2. In 2013, sections of the Act were repealed which means that currently employers aren’t liable if their employees are harassed at work by third parties (for example, customers, suppliers, the public etc).

The new Bill brings in two obligations:

  • to proactively prevent workplace sexual harassment
    If an employee successfully claims sexual harassment at a tribunal and their employer failed to prevent the harassment, the employee’s compensation can be increased by up to 25%
  • to reinstate the liability for third parties
    Employers will be legally obliged to ‘take all reasonable steps’ to prevent sexual harassment of their employees while they’re working, both from people within the organisation and third parties.

The law will be enforced by the equality regulator, the Equality and Human Rights Commission (EHRC). The Bill is currently progressing through Parliament and could become law in 2023.

Read more


The Online Safety Bill is nearing full approval

The Online Safety Bill was drawn up by the government in March 2022 to introduce more measures to protect children online and tackle illegal and harmful content. This Bill has been repeatedly changed and delayed as it progresses through Parliament. In January 2023, MPs approved the Bill and it will now go through the House of Lords before becoming law, possibly later in 2023.

The companies the new laws will apply to are:

  • user-generated content platforms
    Services which host content such as images, videos and comments.
  • communication platforms
    Services which allow UK users to talk to other people online through messaging, comments and forums.

As well as the big, well-known social media platforms and search engines, the laws will affect:

  • forums
  • messaging apps
  • some online games
  • pornography sites
  • cloud storage

Importantly, the new laws will allow the regulator to take action against any company no matter where they’re based.

The government says that some user-generated content services will be exempt from the new laws:

  • news websites
  • some retailers
  • some services businesses use internally
  • email services

Read more


Data protection law hasn’t changed – yet

The Data Protection Act 2018 that’s in force at the moment is the UK’s implementation of the General Data Protection Regulation (GDPR) which applies in the European Union.

Now, post-Brexit, the UK can amend data protection laws – the proposed changes are set out in the Data Protection and Digital Information Bill which was presented in Parliament in July 2022. The Bill was paused in autumn last year to allow for the changes in the government leadership but the parliamentary process is expected to continue soon in 2023.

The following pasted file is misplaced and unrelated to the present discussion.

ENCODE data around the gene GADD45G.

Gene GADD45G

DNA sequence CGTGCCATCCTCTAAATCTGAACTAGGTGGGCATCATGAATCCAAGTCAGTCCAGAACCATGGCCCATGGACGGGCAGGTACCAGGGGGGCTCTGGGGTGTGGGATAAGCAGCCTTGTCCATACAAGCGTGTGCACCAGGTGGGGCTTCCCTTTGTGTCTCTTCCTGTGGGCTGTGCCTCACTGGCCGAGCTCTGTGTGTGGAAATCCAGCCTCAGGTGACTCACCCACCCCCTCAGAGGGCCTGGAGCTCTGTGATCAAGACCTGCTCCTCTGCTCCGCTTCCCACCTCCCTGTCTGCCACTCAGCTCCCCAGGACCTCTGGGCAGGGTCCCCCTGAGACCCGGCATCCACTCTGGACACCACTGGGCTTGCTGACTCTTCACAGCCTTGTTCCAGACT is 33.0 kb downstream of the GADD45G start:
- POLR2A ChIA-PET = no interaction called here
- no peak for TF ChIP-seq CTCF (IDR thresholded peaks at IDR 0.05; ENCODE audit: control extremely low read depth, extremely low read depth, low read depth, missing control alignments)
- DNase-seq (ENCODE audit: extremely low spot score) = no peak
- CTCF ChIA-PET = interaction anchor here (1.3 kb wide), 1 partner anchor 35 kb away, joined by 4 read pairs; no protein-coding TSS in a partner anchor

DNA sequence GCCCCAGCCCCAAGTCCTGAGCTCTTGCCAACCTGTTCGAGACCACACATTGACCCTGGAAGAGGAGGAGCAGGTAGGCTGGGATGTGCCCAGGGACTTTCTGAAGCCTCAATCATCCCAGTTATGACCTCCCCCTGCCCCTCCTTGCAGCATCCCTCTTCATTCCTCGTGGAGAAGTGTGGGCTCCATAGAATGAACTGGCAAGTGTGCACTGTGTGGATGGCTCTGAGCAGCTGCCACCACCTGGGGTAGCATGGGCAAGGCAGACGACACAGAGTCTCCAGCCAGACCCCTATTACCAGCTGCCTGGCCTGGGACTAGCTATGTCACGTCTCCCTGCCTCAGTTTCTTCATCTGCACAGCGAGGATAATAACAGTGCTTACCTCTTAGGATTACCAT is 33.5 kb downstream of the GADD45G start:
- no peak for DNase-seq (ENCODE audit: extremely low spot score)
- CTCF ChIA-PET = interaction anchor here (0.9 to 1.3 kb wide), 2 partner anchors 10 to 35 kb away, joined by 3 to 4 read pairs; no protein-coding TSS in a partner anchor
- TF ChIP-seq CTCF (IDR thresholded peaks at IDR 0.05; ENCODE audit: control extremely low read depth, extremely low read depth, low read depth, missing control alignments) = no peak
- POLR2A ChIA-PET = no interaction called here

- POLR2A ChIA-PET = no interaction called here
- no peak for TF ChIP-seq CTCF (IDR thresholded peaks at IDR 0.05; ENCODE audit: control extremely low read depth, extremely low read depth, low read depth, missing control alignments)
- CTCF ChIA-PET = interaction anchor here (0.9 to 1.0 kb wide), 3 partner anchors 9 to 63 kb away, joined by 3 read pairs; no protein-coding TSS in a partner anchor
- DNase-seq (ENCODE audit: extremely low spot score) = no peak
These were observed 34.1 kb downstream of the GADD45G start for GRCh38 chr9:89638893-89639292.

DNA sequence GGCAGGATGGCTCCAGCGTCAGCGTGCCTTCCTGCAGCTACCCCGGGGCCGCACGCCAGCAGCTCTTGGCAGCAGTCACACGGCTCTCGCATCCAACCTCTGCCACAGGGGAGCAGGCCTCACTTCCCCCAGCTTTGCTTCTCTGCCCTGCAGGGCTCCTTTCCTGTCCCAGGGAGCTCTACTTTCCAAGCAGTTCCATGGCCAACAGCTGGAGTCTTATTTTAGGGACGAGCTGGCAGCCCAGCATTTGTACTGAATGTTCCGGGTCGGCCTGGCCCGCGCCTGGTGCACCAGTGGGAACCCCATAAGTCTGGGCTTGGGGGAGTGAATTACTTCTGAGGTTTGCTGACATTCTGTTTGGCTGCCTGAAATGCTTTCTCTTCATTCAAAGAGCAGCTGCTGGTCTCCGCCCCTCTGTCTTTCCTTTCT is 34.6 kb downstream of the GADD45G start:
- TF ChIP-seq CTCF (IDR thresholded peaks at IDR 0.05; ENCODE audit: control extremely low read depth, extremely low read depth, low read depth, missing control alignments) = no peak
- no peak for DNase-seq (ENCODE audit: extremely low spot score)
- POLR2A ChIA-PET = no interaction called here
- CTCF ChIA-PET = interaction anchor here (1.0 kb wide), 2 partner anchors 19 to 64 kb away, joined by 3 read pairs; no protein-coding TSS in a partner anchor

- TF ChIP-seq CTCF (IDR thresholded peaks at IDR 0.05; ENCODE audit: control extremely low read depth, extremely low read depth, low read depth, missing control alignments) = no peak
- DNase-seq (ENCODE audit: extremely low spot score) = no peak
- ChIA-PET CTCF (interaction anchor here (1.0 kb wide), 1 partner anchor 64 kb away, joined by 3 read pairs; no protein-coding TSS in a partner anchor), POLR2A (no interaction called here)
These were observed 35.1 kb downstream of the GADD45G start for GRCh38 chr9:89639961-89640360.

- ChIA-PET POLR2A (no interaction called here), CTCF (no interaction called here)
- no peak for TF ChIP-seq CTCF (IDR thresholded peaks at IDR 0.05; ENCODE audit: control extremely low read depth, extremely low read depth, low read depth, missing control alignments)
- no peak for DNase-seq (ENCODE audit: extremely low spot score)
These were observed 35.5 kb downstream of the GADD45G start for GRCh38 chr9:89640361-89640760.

The proposed changes set out in this Bill are designed to clarify the existing laws, make it easier to process data and comply with obligations, and to add new provisions about digital verification and access to data.

You can read the Bill and follow its progress at the website.


Restrictions on promoting unhealthy foods

There are new restrictions on promoting foods and drinks high in saturated fat, salt or sugar, (which the government calls ‘HFSS’ or ‘less healthy’ foods):

  • Restrictions on HFSS products by location
    – came into force on 1 October 2022
    Businesses aren’t allowed to feature these HSFF in eye-catching locations, such as at checkouts, store entrances, aisle ends and the online equivalents.
  • Restrictions on HFSS products by volume price
    – come into force on 1 October 2023
    Volume price means deals such as ‘buy one get one free’, ‘4 for £10’ and ‘3 for 2’.

The law applies to businesses with 50 or more employees which sell prepacked food in store and/or online to customers in England – regardless of whether the business is registered in England.

Read the guidance at the website.


New rules on reporting your packaging waste data

If you’re affected by the new extended producer responsibility (EPR) for packaging, you’ll need to report data about your packaging to the government.

You’ll need to report packaging data if ALL of these apply:

  • you’re an individual business, subsidiary or group, but not a charity
  • you have an annual turnover of £1 million or more, based on your most recent annual accounts
  • you’re responsible for over 25 tonnes of packaging in a calendar year (January to December)
  • you carry out ANY of these packaging activities:
    • supply packaged goods to the UK market under your own brand
    • place goods into packaging that’s unbranded when it’s supplied
    • use ‘transit packaging’ to protect goods during transport so they can be sold to UK consumers
    • import products in packaging
    • own an online marketplace
    • hire or loan out reusable packaging
    • supply empty packaging

If you’re affected by this responsibility, you need to start collecting the data from 1 January 2023.

There are full details about who’s affected, what to collect and how to report your data in the guidance at the website.


Check your legal task deadlines on SeedLegals

That’s our round-up of important dates, deadlines and changes for 2023. With a little forward planning now, you can get ahead of your financial admin for the year and plan for changes in UK law.

To view deadlines for your legal tasks, for example if you need to grant share options before your EMI Valuation expires or you can’t remember a SeedFAST longstop date, log into SeedLegals and go to Calendar. If you’re not sure about a date or deadline, hit the chat bubble to ask our experts.


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Suzanne Worthington

Suzanne Worthington

Sooze is our Senior Writer. She's obsessed with making complicated things easy to understand.